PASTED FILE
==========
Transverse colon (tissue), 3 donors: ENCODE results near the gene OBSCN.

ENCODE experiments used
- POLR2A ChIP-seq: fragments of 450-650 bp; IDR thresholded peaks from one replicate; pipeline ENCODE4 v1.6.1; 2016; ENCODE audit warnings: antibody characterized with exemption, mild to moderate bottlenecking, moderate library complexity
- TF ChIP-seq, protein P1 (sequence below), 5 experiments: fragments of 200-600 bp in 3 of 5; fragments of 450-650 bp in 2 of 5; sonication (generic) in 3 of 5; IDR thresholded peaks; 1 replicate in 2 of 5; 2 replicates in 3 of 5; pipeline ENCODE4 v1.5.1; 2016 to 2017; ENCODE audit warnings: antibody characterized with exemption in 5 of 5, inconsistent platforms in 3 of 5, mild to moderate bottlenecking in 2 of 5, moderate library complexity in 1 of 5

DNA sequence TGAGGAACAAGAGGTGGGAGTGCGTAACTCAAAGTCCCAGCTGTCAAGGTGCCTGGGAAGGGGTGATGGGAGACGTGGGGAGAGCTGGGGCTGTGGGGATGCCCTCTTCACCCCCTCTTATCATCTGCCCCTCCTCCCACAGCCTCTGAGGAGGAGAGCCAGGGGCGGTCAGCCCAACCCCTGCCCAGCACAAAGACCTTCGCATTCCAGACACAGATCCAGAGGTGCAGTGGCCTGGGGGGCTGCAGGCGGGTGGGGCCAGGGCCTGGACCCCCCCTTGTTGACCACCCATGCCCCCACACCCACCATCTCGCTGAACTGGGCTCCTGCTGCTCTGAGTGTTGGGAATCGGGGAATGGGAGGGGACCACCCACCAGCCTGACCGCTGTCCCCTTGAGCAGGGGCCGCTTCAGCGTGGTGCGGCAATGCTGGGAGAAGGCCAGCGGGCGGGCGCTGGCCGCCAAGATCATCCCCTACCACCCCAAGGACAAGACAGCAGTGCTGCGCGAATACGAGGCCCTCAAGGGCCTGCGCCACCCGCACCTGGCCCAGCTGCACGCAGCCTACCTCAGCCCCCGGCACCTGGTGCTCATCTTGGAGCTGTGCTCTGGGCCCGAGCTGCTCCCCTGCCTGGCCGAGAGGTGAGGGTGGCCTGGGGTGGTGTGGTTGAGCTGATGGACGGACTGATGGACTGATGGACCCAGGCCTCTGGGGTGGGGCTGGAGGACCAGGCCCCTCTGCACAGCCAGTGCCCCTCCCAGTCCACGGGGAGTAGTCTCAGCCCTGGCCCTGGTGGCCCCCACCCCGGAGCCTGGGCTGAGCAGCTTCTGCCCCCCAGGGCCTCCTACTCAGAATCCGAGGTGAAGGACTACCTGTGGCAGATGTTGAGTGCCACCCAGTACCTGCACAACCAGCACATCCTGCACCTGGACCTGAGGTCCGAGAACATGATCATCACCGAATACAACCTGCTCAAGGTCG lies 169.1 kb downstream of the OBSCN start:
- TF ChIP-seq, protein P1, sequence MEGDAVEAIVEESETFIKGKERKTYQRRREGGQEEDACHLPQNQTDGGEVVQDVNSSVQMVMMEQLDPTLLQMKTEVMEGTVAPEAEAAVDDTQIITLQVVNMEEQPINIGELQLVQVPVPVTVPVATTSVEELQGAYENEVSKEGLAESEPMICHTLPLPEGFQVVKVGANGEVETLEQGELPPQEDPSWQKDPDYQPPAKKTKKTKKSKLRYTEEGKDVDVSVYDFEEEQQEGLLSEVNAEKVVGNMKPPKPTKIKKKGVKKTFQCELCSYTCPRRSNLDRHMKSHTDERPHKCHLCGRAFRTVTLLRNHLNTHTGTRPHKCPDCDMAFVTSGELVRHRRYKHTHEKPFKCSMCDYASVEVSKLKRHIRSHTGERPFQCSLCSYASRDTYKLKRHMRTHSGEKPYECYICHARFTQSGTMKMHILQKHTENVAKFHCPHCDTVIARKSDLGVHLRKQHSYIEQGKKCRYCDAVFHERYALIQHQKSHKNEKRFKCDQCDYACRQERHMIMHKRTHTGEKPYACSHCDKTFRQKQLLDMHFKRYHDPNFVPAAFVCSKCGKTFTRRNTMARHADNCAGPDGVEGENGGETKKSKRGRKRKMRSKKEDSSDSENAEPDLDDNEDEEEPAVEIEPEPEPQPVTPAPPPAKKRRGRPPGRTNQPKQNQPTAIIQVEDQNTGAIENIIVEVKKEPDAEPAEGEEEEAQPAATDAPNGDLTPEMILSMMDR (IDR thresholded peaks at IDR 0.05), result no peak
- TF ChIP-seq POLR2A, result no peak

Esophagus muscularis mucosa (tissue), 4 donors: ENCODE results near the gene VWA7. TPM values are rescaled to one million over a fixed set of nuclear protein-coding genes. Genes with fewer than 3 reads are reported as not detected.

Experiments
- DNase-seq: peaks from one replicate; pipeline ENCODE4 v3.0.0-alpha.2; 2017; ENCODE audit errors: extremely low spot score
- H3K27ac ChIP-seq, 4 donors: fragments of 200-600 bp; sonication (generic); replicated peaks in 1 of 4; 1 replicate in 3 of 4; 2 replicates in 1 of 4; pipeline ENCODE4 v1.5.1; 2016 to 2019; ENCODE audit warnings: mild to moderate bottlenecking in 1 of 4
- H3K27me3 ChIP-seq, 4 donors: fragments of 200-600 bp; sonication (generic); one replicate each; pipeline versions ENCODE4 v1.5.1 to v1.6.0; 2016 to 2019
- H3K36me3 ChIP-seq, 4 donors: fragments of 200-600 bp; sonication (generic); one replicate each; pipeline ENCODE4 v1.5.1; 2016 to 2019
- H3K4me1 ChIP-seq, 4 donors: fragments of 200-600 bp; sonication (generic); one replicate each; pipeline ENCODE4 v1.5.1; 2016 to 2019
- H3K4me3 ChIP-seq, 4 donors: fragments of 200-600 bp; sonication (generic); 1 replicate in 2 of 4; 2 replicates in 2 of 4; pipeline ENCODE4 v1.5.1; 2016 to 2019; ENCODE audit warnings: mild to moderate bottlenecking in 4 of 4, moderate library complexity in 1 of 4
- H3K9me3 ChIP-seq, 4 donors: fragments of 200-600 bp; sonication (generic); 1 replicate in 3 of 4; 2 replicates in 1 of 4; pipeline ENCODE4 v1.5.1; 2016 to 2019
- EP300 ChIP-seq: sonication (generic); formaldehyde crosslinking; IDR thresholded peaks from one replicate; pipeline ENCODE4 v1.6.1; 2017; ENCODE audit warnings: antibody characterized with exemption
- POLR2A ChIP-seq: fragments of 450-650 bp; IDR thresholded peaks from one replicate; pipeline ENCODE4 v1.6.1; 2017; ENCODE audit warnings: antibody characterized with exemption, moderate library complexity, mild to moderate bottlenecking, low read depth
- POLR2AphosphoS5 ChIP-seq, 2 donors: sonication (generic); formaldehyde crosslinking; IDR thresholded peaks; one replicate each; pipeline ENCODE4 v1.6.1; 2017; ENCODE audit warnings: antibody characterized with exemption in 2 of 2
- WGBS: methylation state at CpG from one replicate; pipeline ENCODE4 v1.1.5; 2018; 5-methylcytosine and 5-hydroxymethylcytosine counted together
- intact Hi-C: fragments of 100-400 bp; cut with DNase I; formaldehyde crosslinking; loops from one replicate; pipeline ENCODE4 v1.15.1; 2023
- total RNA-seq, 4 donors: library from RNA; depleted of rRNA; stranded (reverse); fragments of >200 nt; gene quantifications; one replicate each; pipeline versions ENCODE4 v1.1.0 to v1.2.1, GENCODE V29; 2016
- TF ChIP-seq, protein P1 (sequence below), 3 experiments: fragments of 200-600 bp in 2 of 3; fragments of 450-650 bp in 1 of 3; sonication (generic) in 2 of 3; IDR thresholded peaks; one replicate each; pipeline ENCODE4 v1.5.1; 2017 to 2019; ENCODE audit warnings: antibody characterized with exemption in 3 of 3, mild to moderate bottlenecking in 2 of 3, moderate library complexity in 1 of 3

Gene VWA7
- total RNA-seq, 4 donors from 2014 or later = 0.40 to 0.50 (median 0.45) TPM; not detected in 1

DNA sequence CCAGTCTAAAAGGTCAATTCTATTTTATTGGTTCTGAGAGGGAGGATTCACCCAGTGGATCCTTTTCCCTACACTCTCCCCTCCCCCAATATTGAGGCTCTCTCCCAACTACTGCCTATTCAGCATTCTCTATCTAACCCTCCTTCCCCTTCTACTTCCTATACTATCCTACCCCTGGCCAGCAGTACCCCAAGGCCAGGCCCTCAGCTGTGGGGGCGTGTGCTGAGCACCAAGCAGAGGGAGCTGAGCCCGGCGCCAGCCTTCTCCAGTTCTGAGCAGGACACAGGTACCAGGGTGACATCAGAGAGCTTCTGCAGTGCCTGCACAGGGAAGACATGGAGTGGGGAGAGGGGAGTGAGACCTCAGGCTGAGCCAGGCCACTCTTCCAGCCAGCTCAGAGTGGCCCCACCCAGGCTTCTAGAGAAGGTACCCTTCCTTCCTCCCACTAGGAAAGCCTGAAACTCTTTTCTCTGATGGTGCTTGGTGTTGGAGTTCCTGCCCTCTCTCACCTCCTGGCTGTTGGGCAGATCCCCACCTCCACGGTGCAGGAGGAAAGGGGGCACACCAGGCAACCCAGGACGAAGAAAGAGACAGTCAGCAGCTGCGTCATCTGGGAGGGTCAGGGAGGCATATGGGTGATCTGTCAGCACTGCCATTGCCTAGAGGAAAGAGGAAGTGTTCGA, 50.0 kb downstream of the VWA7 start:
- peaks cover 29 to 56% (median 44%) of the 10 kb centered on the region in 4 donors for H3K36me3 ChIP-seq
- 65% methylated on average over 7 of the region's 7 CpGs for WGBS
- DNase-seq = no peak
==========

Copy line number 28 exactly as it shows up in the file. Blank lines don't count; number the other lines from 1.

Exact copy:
- 65% methylated on average over 7 of the region's 7 CpGs for WGBS